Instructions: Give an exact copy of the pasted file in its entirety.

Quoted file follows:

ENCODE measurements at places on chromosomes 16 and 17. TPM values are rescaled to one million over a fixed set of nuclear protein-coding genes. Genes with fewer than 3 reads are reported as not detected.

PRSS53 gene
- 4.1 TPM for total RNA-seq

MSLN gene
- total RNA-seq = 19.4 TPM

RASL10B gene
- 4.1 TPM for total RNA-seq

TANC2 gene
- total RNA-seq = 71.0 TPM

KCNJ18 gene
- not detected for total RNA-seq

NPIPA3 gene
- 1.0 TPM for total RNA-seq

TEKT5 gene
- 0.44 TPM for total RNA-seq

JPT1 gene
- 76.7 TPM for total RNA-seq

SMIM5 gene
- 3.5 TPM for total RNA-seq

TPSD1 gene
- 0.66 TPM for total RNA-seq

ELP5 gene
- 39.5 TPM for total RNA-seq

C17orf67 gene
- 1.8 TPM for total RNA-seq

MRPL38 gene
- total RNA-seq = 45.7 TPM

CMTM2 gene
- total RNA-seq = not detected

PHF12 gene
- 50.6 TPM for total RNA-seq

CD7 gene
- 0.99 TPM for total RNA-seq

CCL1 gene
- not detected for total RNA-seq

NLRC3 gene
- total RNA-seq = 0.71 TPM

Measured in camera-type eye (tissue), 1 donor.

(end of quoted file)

ENCODE measurements at places on chromosomes 16 and 17. TPM values are rescaled to one million over a fixed set of nuclear protein-coding genes. Genes with fewer than 3 reads are reported as not detected.

PRSS53 gene
- 4.1 TPM for total RNA-seq

MSLN gene
- total RNA-seq = 19.4 TPM

RASL10B gene
- 4.1 TPM for total RNA-seq

TANC2 gene
- total RNA-seq = 71.0 TPM

KCNJ18 gene
- not detected for total RNA-seq

NPIPA3 gene
- 1.0 TPM for total RNA-seq

TEKT5 gene
- 0.44 TPM for total RNA-seq

JPT1 gene
- 76.7 TPM for total RNA-seq

SMIM5 gene
- 3.5 TPM for total RNA-seq

TPSD1 gene
- 0.66 TPM for total RNA-seq

ELP5 gene
- 39.5 TPM for total RNA-seq

C17orf67 gene
- 1.8 TPM for total RNA-seq

MRPL38 gene
- total RNA-seq = 45.7 TPM

CMTM2 gene
- total RNA-seq = not detected

PHF12 gene
- 50.6 TPM for total RNA-seq

CD7 gene
- 0.99 TPM for total RNA-seq

CCL1 gene
- not detected for total RNA-seq

NLRC3 gene
- total RNA-seq = 0.71 TPM

Measured in camera-type eye (tissue), 1 donor.